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This does seem way too touchy, because having to reduce throttle AND RPM during landing, and then being expected to put both throttle AND RPM back on for a go-around seems wholly unreasonable to me. No other warbird has issues with prop pitch full, idle throttle. 

YouTube Channel: "Clutch"

 

Z390 Aorus Elite | i5-9600k @4.7Ghz | RTX2070 | 32GB DDR4 | Windows 10 | Odyssey Plus | Warthog HOTAS | 20cm Extension

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^ That's because they don't have this bearing-related stuff implemented yet :D. Well, A-8 does, but since it adjusts throttle and pitch at the same time, it doesn't count. Seriously though, I think P-47 will be a testbed for a while before these effects get tweaked and introduced in other warbirds as well.

i7 9700K @ stock speed, single GTX1070, 32 gigs of RAM, TH Warthog, MFG Crosswind, Win10.

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58 minutes ago, Art-J said:

^ That's because they don't have this bearing-related stuff implemented yet :D. Well, A-8 does, but since it adjusts throttle and pitch at the same time, it doesn't count. Seriously though, I think P-47 will be a testbed for a while before these effects get tweaked and introduced in other warbirds as well.

It's only for radials, V12 are immune to that.

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6 hours ago, Nealius said:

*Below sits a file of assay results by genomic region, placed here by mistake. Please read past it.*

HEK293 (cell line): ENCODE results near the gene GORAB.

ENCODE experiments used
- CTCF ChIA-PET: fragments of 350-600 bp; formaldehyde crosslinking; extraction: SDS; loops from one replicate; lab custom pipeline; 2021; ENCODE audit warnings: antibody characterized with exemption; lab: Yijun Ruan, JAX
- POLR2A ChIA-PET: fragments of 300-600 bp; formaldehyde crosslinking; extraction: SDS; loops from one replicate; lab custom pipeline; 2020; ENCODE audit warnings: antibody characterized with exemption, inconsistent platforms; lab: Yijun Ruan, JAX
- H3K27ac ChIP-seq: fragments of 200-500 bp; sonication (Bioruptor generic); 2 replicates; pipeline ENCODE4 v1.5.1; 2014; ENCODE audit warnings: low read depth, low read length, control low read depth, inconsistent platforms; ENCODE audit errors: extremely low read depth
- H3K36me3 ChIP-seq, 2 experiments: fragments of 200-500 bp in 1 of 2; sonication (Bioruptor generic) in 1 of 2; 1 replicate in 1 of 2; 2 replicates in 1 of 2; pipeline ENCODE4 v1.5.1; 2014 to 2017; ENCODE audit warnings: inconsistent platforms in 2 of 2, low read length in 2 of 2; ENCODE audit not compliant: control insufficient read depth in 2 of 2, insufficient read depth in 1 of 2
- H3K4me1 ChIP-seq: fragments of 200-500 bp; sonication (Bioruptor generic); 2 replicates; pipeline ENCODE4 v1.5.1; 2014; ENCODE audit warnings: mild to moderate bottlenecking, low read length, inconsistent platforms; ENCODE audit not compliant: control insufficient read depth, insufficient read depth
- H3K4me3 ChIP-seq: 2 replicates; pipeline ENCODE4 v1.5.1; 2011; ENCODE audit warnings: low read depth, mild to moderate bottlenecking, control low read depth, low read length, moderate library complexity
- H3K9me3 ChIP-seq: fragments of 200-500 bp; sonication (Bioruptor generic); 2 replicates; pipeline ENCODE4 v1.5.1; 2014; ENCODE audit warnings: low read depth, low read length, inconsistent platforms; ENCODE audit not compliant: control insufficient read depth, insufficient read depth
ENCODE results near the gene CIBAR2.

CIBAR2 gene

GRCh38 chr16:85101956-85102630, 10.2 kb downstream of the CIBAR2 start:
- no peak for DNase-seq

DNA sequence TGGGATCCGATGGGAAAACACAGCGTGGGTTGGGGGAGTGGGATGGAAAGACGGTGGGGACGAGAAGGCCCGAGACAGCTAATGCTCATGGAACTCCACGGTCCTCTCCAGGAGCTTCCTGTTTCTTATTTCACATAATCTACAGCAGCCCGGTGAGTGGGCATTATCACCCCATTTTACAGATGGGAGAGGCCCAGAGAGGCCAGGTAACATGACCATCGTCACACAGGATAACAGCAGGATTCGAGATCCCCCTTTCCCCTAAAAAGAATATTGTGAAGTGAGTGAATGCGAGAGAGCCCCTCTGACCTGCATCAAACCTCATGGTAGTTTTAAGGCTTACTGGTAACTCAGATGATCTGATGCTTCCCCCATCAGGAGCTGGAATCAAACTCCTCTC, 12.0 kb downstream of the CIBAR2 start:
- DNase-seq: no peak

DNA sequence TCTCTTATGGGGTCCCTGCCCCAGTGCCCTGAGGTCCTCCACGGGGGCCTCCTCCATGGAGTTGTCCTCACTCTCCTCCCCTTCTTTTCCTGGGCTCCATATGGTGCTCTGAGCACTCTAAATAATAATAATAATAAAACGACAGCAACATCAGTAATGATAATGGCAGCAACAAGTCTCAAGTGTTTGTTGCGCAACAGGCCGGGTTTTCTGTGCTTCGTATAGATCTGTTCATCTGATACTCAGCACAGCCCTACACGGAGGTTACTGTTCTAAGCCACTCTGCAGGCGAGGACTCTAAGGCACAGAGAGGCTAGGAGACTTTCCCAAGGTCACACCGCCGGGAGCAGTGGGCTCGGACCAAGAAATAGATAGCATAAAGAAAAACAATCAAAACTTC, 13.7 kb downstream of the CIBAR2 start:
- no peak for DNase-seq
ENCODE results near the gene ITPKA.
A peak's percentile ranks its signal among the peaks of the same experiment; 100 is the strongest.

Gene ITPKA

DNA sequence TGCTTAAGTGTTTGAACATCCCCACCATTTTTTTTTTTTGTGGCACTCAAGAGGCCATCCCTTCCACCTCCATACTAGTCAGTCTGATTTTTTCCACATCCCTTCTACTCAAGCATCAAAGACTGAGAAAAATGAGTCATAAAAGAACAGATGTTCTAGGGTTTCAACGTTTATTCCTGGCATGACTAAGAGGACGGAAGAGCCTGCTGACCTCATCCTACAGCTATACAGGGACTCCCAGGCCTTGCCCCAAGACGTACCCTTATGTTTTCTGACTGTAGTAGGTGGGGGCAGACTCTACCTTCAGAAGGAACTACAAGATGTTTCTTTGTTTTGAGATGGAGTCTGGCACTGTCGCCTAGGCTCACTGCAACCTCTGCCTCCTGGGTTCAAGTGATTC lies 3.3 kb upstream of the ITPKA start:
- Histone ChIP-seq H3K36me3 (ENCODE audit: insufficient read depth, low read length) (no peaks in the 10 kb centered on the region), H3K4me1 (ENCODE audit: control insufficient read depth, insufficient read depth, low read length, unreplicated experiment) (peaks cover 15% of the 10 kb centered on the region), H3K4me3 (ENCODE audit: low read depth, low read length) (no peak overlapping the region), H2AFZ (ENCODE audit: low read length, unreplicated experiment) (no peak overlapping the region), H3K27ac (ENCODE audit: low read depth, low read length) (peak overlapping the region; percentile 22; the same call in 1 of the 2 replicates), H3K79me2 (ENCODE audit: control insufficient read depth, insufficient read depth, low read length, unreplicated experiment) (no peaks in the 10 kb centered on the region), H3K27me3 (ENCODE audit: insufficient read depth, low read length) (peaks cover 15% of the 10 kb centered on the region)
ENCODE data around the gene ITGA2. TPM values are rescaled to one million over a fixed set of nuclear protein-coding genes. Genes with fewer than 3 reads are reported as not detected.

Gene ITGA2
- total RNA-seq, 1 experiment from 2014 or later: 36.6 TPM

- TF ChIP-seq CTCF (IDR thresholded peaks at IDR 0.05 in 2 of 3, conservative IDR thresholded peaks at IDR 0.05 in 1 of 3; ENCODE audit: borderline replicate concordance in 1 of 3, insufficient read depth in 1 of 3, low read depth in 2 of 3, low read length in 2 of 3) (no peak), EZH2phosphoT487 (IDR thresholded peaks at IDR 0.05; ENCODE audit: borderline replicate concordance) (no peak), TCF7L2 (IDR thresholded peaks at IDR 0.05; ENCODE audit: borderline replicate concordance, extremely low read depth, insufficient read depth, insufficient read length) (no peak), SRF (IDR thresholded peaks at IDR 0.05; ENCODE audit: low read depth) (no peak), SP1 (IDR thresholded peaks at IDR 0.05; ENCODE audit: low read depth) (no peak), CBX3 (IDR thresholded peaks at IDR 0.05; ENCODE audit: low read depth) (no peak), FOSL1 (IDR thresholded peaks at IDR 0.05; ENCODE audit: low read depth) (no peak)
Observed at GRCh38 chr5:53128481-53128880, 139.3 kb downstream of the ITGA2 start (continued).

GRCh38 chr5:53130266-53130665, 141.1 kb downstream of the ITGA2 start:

This does seem way too touchy, because having to reduce throttle AND RPM during landing, and then being expected to put both throttle AND RPM back on for a go-around seems wholly unreasonable to me. No other warbird has issues with prop pitch full, idle throttle. 

I'm not sure about this.

When you're flying reasonably slow (ca. 150 mph) pulling the throttle to idle with RPM level at max (or better, at the specified 2550 rpm) shouldn't be an issue - the prop RPM will drop anyway.

Every manual tells you to set RPM to 2550 prior to landing (usually upon entering the landing pattern) along with all other landing checks.

landing.png

I've been following this instruction on every landing and never had any issue (unless the engine was already damaged)


Edited by PL_Harpoon
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"Engine controls - interconnected"

 

Link throttle and prop for landing?? Am I understanding this correctly?

Motorola 68000 | 1 Mb | Debug port

"When performing a forced landing, fly the aircraft as far into the crash as possible." - Bob Hoover.

The JF-17 is not better than the F-16; it's different. It's how you fly that counts.

"An average aircraft with a skilled pilot, will out-perform the superior aircraft with an average pilot."